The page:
deBruijn generates tilings by choosing a plane in *n*-dimensional space (where *n* is from 4 to 12) and projecting selected points from a hypercubic lattice onto the plane. The points selected are those that lie inside any hypercube, oriented parallel to the lattice, whose centre lies on the plane. Square faces defined by the lattice are projected down to tiles if all four of their vertices are selected. For *n*=5, the result is one of Roger Penrose’s famous quasiperiodic tilings. For *n*=4, it’s the Ammann-Beenker tiling.

The projections of the *n* coordinate axes and their opposites form a symmetrical 2*n*-pointed star; this is achieved by choosing a plane spanned by:

(1, –cos(π/n), cos(2π/n) … (–1)^{(n–1)}cos((n–1)π/n))

(0, –sin(π/n), sin(2π/n) … (–1)^{(n–1)}sin((n–1)π/n))

For odd values of *n*, the plane is orthogonal to one of the lattice diagonals, (1,1,1,1,...1), but this is not the case for even *n*; if it were, the projections of the 2*n* vectors would overlap each other to form an *n*-pointed star.

More details of the construction are given in this companion page. A generalisation of this method from the hypercubic lattice to the *A*_{n} lattice
is used by the Tübingen applet.

- Click to increase
*n*, SHIFT-click to reduce*n*, CTRL-click to get a new random tiling with the same*n*. - You can display this applet in a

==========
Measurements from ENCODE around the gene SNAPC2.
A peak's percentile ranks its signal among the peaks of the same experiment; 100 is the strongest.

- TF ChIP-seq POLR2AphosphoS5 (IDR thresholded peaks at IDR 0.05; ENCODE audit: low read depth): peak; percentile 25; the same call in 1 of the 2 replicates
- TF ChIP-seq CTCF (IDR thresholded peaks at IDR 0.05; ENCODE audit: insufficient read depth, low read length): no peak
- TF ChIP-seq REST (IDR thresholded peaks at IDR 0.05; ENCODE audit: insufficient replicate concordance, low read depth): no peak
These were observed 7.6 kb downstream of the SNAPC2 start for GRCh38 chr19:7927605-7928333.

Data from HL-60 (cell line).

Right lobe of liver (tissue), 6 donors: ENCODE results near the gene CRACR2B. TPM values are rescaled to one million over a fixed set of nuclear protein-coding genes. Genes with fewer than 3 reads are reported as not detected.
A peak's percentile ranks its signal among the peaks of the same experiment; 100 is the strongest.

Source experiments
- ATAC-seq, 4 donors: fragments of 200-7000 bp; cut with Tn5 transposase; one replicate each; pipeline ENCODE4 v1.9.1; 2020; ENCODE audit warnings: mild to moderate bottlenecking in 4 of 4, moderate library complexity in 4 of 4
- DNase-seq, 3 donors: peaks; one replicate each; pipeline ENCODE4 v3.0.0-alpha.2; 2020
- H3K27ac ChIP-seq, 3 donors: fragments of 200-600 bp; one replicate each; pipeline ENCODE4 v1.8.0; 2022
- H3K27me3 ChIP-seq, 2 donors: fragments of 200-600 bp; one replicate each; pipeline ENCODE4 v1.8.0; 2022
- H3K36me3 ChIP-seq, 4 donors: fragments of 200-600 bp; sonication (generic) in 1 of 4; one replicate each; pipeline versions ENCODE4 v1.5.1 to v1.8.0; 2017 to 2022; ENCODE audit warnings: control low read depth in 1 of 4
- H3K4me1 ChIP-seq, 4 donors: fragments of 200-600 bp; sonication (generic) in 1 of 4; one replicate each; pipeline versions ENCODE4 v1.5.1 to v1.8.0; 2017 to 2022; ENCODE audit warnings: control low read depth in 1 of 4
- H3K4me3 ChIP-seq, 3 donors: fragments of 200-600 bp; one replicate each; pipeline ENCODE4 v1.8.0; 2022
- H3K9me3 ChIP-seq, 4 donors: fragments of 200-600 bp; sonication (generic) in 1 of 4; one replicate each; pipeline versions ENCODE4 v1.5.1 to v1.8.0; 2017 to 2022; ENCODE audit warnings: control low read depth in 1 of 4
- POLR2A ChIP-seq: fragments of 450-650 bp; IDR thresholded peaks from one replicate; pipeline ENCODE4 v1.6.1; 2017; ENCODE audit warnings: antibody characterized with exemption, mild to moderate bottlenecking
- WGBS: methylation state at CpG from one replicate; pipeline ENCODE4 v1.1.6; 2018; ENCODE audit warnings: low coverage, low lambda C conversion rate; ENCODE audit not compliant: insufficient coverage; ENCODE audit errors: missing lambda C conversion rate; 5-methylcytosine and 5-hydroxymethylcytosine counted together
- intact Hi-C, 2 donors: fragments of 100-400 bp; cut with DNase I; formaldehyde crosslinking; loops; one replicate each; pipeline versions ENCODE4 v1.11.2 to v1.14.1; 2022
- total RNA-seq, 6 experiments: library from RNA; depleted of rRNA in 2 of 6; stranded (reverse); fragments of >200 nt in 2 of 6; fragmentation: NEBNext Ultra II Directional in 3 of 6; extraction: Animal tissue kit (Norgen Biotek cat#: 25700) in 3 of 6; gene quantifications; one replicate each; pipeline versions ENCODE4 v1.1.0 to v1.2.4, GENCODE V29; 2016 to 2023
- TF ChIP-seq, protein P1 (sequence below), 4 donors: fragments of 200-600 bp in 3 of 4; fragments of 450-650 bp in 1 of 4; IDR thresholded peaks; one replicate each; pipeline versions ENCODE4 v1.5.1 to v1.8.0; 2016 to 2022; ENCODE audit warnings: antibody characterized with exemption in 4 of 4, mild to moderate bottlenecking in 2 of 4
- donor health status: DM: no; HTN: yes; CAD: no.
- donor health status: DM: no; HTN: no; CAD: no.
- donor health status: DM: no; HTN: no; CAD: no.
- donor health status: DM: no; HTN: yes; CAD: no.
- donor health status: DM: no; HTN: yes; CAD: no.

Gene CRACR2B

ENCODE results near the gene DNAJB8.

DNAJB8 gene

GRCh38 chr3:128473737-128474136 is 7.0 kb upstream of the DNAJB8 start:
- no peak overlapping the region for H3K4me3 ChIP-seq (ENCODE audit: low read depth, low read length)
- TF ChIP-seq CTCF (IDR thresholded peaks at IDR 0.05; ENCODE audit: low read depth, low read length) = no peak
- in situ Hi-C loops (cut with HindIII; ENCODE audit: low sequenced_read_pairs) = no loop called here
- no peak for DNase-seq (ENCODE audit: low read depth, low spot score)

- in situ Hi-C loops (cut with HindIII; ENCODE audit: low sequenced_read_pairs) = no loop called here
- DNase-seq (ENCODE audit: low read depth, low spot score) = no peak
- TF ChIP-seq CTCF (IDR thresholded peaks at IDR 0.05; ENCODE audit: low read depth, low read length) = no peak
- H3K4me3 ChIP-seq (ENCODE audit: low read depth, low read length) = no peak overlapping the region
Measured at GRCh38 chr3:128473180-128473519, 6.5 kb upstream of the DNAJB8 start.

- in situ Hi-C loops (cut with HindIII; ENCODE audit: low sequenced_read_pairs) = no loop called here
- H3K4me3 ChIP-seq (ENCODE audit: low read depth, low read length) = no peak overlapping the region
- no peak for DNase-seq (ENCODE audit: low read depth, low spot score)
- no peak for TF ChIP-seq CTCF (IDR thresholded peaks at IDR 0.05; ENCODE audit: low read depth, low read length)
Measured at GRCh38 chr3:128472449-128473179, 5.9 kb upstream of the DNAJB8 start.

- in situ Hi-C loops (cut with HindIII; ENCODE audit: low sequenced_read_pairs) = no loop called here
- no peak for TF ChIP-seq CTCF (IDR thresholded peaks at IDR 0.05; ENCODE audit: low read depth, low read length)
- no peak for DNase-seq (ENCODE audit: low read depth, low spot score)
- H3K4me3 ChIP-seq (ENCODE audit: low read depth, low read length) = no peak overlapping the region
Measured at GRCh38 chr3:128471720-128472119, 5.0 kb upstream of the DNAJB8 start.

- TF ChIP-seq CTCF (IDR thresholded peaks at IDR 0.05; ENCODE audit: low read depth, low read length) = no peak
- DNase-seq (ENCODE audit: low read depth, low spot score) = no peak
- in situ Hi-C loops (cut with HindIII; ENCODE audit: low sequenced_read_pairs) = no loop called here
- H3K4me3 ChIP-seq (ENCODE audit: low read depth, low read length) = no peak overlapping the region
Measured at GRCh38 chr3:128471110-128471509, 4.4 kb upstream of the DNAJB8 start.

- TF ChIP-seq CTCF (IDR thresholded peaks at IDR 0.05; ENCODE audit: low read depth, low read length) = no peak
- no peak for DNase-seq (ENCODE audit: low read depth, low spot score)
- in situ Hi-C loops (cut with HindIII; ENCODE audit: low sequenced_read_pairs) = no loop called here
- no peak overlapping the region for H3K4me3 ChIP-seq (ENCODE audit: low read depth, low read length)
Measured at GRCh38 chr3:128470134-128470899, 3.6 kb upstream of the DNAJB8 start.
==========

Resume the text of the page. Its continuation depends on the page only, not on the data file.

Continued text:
**large window**(suitable for taking screen shots to use as desktop wallpaper) by hitting**the W key**. You might have to select the applet first by clicking on it (you can use SHIFT-CTRL-click to select the applet without changing the tiling). - To
**close the large window**, you can use the close gadget on its frame (if there is one), or hit either**the C key**or**the ESC key**. Some browsers, alas, will not pass any keystrokes to the large window, even after you’ve clicked on it, so as an**EMERGENCY EXIT**you can RIGHT-click the mouse to close the large window. - Hitting
**the SPACE BAR**will cause the applet to stop/start**automatically scrolling**across the tiling. Hitting the**PAGE UP**and**PAGE DOWN**keys scrolls a full page; the**UP ARROW**and**DOWN ARROW**keys scroll by one tenth of a page. - Some browsers have a bug that will cause the applet to ignore these key commands after you’ve opened a large window then closed it. If you find the applet ignoring these commands, even after you click on it, you will probably need to reload the page.

**Reference:** N.G. deBruijn, “Algebraic theory of Penrose’s nonperiodic tilings of the plane, I, II”, *Nederl. Akad. Wetensch. Indag. Math.* **43** (1981) 39–52, 53–66. (Available online as a PDF.) I learnt about this method from the documentation for Eugenio Durand’s program Quasitiler, which generates the same kind of tilings interactively via forms submitted to a server.